The FOMC Board: Secrecy and Obscurantism Do Not Make for Good Democracy

A guest post by Benjamin Cole

No serious democrat contends that obscurantism, opacity and secrecy are handmaidens of good government. Indeed, closed doors are properly and universally regarded as cardinal sins, while transparency and accountability as gateways to working democracies.

Yet the public is barred from meetings of the most powerful economic policymaking body in the United States—the Federal Open Market Committee, the decision-making body of the Federal Reserve Board, wherein monetary policy is decided.

Not only that, the Federal Reserve deigns to make only edited minutes of FOMC meetings—but not transcripts—available to the public, and then only after three weeks have elapsed from the day of the meetings, which occur every six weeks.

It should be acknowledged that the Fed publicly announces FOMC policy decisions at 2:15 p.m. on the day of meetings. The statement explains actions, the vote tally, and the preferred action of those who dissented.

Still, the actual FOMC transcripts—and the insights, nuances and accountability such transcripts would help provide—are inexplicably put under lock-and-key for five years.

Despite wonderful advances in media technologies in the last 40 years, the FOMC meetings are not broadcast on CSPAN or by webcast, so that both democratic transparency and simultaneous disclosure of information to all markets can be assured.

Whatever else FOMC obscurantism is, it is irrefutably bad government, and baldly so.

Secrecy Married to Undemocratic Board Selection

Not only does the Fed prefer secrecy, the presence of totally unelected regional Fed presidents on the voting, policy-making FOMC board stands as a towering monument to obscure and undemocratic government.

For example, who put Richard Fisher, Dallas Fed President, on the FOMC board, where he is now one of 12 votes—and where in bloc with four other regional bank presidents (also unelected or appointed by public officials) he can swing monetary policy?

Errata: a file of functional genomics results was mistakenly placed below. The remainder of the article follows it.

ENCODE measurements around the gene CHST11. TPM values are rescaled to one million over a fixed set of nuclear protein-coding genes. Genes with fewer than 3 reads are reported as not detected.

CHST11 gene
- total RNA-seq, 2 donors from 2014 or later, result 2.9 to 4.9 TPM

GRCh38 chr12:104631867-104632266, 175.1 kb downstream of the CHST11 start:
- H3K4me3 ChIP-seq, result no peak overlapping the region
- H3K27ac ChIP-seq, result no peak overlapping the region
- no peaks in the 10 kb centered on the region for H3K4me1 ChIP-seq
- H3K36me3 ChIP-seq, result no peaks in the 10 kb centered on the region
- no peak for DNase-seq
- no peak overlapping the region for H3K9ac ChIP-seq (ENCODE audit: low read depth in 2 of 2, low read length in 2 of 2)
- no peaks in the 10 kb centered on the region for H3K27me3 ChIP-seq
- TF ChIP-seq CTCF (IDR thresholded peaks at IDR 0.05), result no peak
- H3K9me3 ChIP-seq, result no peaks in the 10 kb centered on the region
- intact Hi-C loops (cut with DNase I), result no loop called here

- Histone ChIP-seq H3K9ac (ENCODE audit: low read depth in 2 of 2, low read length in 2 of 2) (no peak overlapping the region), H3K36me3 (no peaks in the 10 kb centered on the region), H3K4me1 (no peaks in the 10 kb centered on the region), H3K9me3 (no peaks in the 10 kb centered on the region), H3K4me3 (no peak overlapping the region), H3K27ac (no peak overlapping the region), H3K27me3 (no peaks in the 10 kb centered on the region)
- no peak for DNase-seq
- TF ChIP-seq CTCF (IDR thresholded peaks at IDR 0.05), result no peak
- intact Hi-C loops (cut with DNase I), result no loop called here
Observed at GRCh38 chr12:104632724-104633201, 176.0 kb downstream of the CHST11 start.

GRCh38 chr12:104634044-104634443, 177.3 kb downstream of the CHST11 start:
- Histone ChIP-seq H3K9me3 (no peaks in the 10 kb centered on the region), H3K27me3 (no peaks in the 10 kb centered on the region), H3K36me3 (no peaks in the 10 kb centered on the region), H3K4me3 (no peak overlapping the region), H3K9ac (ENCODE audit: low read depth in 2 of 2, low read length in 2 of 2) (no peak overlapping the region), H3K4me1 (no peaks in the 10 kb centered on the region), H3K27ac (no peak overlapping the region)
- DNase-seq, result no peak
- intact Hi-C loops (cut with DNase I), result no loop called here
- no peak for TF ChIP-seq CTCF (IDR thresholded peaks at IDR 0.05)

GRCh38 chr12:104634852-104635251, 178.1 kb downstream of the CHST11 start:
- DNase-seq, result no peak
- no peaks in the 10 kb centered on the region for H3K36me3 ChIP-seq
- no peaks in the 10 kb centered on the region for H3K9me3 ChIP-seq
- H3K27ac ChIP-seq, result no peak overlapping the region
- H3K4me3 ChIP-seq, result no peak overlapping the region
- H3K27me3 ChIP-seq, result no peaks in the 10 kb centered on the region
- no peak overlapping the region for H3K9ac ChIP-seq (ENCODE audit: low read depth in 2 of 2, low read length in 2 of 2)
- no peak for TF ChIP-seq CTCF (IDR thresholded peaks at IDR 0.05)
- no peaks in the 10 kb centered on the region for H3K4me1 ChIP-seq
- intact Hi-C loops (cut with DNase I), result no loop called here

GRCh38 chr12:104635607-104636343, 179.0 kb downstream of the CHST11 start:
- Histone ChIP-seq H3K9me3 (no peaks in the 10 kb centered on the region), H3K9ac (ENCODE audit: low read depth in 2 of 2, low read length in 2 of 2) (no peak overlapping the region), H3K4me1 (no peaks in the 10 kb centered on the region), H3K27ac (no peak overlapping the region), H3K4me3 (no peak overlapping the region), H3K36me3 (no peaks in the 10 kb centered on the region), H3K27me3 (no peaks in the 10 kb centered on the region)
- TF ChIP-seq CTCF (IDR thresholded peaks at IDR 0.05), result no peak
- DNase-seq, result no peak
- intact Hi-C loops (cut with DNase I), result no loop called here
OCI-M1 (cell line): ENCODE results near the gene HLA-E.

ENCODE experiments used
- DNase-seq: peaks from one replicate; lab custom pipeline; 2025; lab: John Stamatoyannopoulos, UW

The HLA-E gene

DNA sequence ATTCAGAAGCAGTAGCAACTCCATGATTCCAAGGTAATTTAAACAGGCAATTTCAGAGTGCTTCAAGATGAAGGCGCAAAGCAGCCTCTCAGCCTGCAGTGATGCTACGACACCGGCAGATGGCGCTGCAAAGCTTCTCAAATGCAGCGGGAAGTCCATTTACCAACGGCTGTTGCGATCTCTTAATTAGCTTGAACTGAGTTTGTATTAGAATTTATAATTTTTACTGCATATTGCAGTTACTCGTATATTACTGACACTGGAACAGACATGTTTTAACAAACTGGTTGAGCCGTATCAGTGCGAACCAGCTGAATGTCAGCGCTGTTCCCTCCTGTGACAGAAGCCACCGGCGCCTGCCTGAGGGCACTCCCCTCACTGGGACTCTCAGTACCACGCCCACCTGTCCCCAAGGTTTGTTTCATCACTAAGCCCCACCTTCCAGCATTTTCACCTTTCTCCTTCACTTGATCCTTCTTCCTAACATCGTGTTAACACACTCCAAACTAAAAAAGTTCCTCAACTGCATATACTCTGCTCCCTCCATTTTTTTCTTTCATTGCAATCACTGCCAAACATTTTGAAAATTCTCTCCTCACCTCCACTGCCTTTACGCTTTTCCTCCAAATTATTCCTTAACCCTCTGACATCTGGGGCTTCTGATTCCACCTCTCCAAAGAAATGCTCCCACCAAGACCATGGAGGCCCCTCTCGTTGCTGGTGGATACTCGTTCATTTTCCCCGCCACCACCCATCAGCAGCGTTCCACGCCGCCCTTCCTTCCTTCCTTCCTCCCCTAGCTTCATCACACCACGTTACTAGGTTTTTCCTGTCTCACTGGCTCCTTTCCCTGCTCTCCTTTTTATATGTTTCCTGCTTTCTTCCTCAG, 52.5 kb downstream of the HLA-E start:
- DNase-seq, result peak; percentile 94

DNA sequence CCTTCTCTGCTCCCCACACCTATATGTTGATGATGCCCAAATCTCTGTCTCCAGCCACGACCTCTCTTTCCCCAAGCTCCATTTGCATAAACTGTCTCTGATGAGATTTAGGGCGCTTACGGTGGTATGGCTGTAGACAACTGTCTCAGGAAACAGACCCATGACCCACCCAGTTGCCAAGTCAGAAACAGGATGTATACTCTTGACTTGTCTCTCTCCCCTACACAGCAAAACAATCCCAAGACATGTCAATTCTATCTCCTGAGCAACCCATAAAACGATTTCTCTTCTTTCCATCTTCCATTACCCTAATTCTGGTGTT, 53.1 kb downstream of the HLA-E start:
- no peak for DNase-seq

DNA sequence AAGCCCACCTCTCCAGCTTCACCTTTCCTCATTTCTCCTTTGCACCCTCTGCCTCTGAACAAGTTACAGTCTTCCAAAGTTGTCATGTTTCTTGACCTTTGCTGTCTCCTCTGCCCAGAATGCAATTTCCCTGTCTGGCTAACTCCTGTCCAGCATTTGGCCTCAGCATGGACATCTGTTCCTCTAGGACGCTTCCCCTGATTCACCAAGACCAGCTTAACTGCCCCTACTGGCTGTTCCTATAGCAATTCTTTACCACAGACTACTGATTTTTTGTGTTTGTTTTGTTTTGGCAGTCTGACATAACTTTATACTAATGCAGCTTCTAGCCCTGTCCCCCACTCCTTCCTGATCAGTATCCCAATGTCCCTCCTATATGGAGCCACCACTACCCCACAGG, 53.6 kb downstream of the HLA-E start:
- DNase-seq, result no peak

Well, no voter or public official put Richard Fisher on the FOMC board. Fisher, also known as “Inspector Clouseau” for his uncanny pitch-perfect ability to say precisely the wrong thing at the wrong place, was appointed to be President of the Dallas Fed by that bank’s board of directors, none of whom was elected by the public either.

Inspector Fisher told the Council of Foreign Relations in New York City in 2008 that “though the economy still faces a period of slowdown…the U.S. will skirt recession.”

He followed that up in Japan in 2009 when he said, “I consider inflation an evil spirit that rots the core of economic prosperity and must never, ever be countenanced.”

If the public, or elected official, had a choice in nominating an individual to make macroeconomic policy, would they elect Richard Fisher?

Moreover, due to historical anachronisms, regions such as the state of Missouri—with Fed branches in Kansas City and St Louis—have two rotating seats on the FOMC board, while San Francisco—which represents most of the American West, California and one out of five citizens—has but one seat.